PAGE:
A “pintxo” is a small thing to eat with a drink, usually no bigger than two or three bites. Similar to a tapa, these Basque specialties are generally smaller and more complexly constructed than their regional relatives. But calling a pintxo (pronounced “pinch-oh”) a tapa isn’t really wrong, and the main difference is more philosophical than taxonomic. The amazing thing about pintxo bars, you see, is that they put everything right out on the counter, ready to be plucked off the plate and eaten.
The Basque people purportedly don’t eat whole meals of these treats, but there is absolutely no reason why one shouldn’t. In the heart of San Sebastian, it’s possible to wander all night, having one bite and sip here, a glass and nibble there. It’s said that there are more bars in the old town of the city than anywhere else on earth (actually, this is doubtful), and almost all of them serve pintxos. With a little time and alcohol, they blend together into one big bazaar of food and people.
On our first day in town we had this sea urchin, herb and cream creation, which was beyond delicious. Forgetting to mark down in which bar it had originated, we spent the next two days searching for it. Sadly, with such a multitude of places, it was like looking for a specific shell on a crowded beach – we never found it again.A pintxo can be anything, really, but the name comes from the Basque word for “spike” (we already talked about this in Andorra). In theory, the toothpick “pintxo” thing that holds together the column of food is integral to the definition, but the form has evolved beyond the traditional into the radical and surprising. Spikes seem to be increasingly rare, and some of the more highbrow eateries prefer to compose their pieces like miniature plates, with size being the only classifying element. The popularity of another distinctive part of pintxos, the bread base, isn’t waning as much.
There are also things to order at most of these bars, either larger plates or special pintxos. At one modern spot, I ordered duck-liver morsels that came out almost drippingly tender. In another place, we got big plates of “hongas” mushrooms at the end of the night, served sautéed with coarse pepper and butter – perfect food to fill in the cracks. Also, warm green peppers softened in oil and draped with anchovies, octopus grilled and covered with paprika, oven-warm roast pork.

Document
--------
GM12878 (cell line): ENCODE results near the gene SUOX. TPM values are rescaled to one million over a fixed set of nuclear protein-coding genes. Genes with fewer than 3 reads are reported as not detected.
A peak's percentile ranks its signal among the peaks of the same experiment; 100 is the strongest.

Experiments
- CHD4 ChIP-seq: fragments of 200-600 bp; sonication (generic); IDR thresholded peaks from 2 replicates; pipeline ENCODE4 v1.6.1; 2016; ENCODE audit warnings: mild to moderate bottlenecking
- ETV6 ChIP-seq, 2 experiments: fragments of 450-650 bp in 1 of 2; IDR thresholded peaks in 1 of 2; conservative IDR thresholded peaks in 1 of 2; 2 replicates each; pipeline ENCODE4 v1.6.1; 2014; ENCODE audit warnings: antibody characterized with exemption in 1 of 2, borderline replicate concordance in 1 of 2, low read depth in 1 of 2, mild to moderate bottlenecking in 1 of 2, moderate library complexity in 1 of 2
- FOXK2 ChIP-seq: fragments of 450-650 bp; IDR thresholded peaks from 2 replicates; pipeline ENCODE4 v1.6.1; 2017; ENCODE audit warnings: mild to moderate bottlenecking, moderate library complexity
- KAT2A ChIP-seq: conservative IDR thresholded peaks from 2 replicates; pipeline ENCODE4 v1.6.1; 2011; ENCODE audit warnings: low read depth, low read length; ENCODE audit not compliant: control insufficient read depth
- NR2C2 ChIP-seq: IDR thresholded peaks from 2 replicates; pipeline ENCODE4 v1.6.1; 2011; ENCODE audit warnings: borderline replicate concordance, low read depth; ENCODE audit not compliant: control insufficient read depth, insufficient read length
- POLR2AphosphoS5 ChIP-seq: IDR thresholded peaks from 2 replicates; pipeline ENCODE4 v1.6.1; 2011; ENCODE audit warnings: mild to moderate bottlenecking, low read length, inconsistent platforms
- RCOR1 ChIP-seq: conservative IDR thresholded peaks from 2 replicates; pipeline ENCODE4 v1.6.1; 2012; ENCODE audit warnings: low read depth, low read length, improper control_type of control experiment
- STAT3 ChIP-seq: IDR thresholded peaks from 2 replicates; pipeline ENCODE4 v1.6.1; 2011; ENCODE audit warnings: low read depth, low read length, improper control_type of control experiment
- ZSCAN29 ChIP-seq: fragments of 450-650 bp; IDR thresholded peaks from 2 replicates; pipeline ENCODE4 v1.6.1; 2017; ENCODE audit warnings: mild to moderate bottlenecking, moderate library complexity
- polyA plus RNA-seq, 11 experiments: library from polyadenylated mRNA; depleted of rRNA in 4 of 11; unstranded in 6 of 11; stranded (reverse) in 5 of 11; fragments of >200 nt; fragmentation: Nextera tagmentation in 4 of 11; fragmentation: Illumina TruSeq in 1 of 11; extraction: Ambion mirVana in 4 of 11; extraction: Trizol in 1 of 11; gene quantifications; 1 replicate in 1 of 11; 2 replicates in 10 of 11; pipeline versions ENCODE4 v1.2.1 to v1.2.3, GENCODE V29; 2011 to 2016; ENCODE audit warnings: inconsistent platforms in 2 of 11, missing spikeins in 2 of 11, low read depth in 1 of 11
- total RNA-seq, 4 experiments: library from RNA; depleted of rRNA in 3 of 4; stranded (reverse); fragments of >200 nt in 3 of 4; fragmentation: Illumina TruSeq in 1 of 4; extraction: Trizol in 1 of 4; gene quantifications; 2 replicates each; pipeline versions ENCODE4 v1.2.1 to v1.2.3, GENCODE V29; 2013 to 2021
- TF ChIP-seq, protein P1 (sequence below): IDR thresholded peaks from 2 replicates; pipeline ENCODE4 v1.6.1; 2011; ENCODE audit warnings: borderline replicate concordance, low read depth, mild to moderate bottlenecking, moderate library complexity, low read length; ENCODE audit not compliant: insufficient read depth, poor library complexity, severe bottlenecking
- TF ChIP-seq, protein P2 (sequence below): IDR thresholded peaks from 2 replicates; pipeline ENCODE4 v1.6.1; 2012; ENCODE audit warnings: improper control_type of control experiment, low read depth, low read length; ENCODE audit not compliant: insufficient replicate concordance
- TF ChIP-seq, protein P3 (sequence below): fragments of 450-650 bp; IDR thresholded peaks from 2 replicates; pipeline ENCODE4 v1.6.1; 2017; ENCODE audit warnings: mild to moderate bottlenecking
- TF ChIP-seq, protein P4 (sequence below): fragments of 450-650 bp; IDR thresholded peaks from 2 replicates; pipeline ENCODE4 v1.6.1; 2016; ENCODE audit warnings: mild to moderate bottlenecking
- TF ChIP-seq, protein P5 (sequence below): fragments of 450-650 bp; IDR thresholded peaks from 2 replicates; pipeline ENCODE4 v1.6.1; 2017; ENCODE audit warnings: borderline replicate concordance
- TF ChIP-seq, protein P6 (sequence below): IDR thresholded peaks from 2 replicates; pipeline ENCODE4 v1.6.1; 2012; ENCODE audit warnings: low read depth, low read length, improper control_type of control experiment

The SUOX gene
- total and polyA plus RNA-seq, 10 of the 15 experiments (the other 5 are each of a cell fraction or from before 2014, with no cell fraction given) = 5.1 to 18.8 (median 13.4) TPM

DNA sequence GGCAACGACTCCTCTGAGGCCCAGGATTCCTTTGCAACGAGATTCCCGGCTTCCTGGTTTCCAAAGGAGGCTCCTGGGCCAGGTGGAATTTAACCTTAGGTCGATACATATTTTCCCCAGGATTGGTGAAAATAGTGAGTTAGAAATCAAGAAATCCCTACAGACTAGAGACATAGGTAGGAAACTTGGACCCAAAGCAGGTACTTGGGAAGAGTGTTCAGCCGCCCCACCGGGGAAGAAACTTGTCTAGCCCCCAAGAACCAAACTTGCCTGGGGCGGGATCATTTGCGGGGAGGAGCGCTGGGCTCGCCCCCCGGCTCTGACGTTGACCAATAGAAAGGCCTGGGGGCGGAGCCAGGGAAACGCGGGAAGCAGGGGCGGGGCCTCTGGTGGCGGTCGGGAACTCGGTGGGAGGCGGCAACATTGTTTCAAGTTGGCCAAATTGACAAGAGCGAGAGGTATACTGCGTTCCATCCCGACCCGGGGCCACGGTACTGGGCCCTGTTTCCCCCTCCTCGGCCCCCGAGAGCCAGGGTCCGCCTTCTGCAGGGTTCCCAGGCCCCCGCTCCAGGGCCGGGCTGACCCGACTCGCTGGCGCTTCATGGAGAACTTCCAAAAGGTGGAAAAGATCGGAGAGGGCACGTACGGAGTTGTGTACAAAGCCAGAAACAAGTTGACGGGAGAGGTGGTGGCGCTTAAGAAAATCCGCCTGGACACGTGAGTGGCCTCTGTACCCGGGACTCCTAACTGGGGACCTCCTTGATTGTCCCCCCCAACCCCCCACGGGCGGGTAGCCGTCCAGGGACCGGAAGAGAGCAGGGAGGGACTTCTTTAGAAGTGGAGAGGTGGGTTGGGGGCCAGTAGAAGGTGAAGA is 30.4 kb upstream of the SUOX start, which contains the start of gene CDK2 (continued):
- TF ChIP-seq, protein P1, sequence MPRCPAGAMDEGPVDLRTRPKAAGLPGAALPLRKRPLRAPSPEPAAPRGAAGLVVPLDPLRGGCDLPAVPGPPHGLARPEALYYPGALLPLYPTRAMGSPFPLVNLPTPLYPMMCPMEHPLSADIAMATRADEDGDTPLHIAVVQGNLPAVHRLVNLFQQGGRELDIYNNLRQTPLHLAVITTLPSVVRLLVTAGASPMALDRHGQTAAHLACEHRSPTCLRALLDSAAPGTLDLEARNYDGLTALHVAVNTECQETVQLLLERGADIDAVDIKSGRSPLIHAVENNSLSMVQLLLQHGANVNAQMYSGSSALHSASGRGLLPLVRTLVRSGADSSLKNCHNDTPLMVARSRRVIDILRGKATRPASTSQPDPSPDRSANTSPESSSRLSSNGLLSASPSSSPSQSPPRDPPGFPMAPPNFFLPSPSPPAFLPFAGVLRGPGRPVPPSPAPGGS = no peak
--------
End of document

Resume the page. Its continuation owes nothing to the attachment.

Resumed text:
Spanish meals are notoriously taken late, and in most of the country this can be a cause for anxiety. In San Sebastain, you are free to eat whenever you like – and, if necessary, to drink too.
One of the most endearing parts of eating at a pintxo bar is the amount of trust the bartenders have in their patrons. At some establishments, each piece is accounted for when its taken. At others, the tally is made by how many toothpicks are on someone’s plate.
But in most places, one is asked afterwards about what they ate – “how many drinks did you have? How many pintxos? Okay, that’ll be nine-fifty” (or whatever). It’s nice because it speeds everything up, and you can eat at your own pace, without having to get the bartenders attention.
Again, it would take a great deal more time than we had to compile a worthwhile list of San Sebastian’s best pintxos – I won’t even try. But we did have a few favorites. Bar Diz, in the Gros district, was bright and welcoming during the day, and had great breakfast fare as well as sculptural later options. Edaritegia Txondorra is one of the best in the heart of the action, on carrer Fermin Calbeton – it has a superior selection, with a lot of lighter, less meat-heavy pintxos.
Probably our most beloved, though, was Gorriti Taberna, which was also among the most consistently full. On the market square just off carrer San Juan, it has very fresh food and a boisterous, workaday atmosphere that was instantly charming. Also, amongst the throng at the bar we recognized a few servers from other places – which is perhaps the best endorsement a place can have.